13. There is no problem with younger nannies making as much as older nannies if they are great nannies. Their job is no easier than an expert nanny!!!The problem is that when workers accept low paying jobs it brings the mean wages down for everyone in the field! I don't mind an 18 yr old working with twins or 3 kids making the same as an experienced nanny doing the same job.The problem is when anyone takes a job for very low pay it hurts the entire industry because all parents will want to hire all nannies for less like their friends are doing!

  14. I hate to have to disagree with you once AGAIN Tales of Nanny Hood 🙂 but I also agree with some of your comment too. :)I understand you think older, more experienced nannies should earn great wages but I don't mind younger nannies making a good living either.I don't think nannies should have to start at the very bottom and earn their way up the ladder (so to speak). Our work is already on the bottom. We don't start in a mailroom and work up… we are in the mailroom. I agree with you that younger, inexperienced nannies may not understand how difficult the job is and burn out. And when a job is this tough, if they are paid low wages they will leave the profession. We can't expect nannies to stay in the profession for low wages, I agree with you there.But I don't mind when young, less experienced nannies make a great salary. A 21 yr old with a degree in early elementary education may deserve to make a lot more than an uneducated, bad attitude experienced nanny.I agree with lovebeingananny that the more people that accept low paying the jobs hurts us all.It doesn't matter who is accepting the low paying jobs (be it nanny experts, beginners, illegals or citizens) those who accpet low paying jobs hurt us all. I don't blame parents for hiring the person who accepts the lower rate… but I agree Tales of Nanny Hood that parents get what they pay for. They won't likely get high quality care if paying a bad salary because with experience we professional nannies know better how to negotiate.We also can't change nanny websites and those who post jobs and those who look for jobs there. It's just a fact of life now. I think we have to focus on educating those parents using the nanny web sites how to hire a good caregiver by focusing more on proper interview questions, how to make a job description and work agreement, and how to screen nannies to find the right caregiver instead of parents jut focusing on finding the person who will accept the lowest hourly rate.

  15. So, if you were looking to hire a nanny Michelle or Loves, you woud pay an 18 year old with a litte babysitting experience exactly what you would pay a nanny with 5 years of experience? Imagine you like them both and you're a parent with a childcare budget. Do those two people really have equal value in the marketplace? Or would you offer less to the teen?I would offer less to the teen, and I bet 90% of parents would too. Of course, I would also be likely to raise her pay if she proved her worth. ;-)Especially in today's economy, people are looking for good deals, and the people turning to childcare for work may be doing so because they haven't got other options. That's why experienced nannies have to do all they can to showcase what they bring to the table that those without experience don't have.We in the biz know cheaper isn't better, but parents don't, and that's why sites where parents can offer $5 per hour for childcare are flourishing. It's a childcare "perfect storm".

  16. Hi again Tales of NannyHood,In your last example yes, absolutely. Experience is rewarded by higher rate and typically, should be, typically. But, ALL low paying jobs hurts the pay of us all. Especially online when parents educate themselves. They see $10 per hour and they will grab it. Ignorant parents moght not realize the more experienced, educated nanny is a better choice. So when they can easily find caregivers at lower rates they grab them.You have to admit there are lousy experienced nannies and great beginner nannies too. Just can't generalize that all young nannies must make a crappy salary because you did at that age.I simply think that not ALL young nannies should start automatically at a lower rate.Just because you've worked hard for low pay doesn't mean others have to suffer too.Age just can't be the only factor in salary.Just because one nanny makes $15 an hour with 20 yrs experience doesn't mean a nanny caring for multiples or a kids with special needs for 1 yr doesn't deserve $15 per hour too. Any low paying jobs hurts the pay of us all.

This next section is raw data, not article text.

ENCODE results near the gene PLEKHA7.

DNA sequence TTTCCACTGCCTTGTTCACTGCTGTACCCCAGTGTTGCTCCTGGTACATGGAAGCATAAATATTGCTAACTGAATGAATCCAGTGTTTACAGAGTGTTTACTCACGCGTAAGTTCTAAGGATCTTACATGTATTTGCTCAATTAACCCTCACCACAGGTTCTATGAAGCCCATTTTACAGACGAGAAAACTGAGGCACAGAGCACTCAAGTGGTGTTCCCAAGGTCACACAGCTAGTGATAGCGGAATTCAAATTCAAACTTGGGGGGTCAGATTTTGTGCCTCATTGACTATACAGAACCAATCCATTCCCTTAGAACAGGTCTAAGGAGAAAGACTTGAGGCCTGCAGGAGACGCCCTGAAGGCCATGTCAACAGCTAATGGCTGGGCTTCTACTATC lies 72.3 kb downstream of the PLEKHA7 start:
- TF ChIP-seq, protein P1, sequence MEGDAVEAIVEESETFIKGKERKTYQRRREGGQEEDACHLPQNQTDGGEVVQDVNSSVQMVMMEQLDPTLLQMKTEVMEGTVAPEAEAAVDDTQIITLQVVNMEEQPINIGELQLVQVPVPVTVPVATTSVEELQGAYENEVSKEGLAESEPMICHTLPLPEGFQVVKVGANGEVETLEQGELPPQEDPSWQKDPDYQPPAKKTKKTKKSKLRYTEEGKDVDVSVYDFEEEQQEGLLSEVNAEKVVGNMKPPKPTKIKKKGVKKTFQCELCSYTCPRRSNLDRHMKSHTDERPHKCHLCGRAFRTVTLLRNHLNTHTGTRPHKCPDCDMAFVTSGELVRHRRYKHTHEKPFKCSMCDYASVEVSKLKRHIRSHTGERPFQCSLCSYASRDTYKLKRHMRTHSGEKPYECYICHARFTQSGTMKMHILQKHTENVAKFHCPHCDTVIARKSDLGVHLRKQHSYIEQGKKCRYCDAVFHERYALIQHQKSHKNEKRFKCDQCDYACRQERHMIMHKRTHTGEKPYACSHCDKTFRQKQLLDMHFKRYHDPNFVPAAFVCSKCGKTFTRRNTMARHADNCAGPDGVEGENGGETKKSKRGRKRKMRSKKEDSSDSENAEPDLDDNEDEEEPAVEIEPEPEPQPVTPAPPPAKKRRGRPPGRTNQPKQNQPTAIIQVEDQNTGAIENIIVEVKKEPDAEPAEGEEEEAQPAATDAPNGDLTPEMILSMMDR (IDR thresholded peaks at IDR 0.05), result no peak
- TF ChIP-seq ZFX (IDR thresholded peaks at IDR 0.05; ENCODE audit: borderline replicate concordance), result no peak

17. When I consider now in hindsight what my experience was as an 18 year old nanny, I think I would have wanted a competitive salary. (But my experience was literally babysitting between 40 to 60 hours a week for moms who worked summer jobs in factories. I was preparing meals, keeping kids really entertained, and not off being "a typical teen" like many of my friends were. Plus I did tons of babysitting during the school year. Took child development classes through school and 4-H projects, etc. So I wasn't this total novice either.Yes experience should count, as there are many different things I picked up from kids in applying the book smarts I learned in courses I have taken.I am subbing now, while my charges are aware for a few weeks, to pick up some extra cash. I am probably making less than what I hear rumors of what I can get. (But it's not a big deal as I'm still being compensated by my employers.) So I guess some could say bad me, I'm taking a job away from someone else. BUT, I was chosen because the parents wanted a quality caregiver for the short term while they continued to look for someone like me. They are saying they are having a hard time finding someone competent and qualified who really wants to be with their young toddler. — I don't get it, it's hardwork to be a nanny, but it doesn't have to be rocket science.

  18. I think I agree with article that young unemployed who want to work in other jobs are filling the market and since they will accept jobs at lower rate we are losing a lot of jobs for career nannies. Illegals have always been an issue too. But I still love young people that need to work, and illegals are good people too just looking for a better life for their kids.

  19. Well it's the same reason the au pair industry is booming. Parents sign up online and get super cheap child care. Au pairs, young unemployed, illegals, or anyone who will accept a lower paying job makes it harder for nannies to earn more.

  20. I agree that "low paying jobs hurts us all."

  21. I need advice, I took a job $50 a day for one infant. do i need to file taxes? am i getting ripped off? what should i be asking for? 10-8 hr daysthank you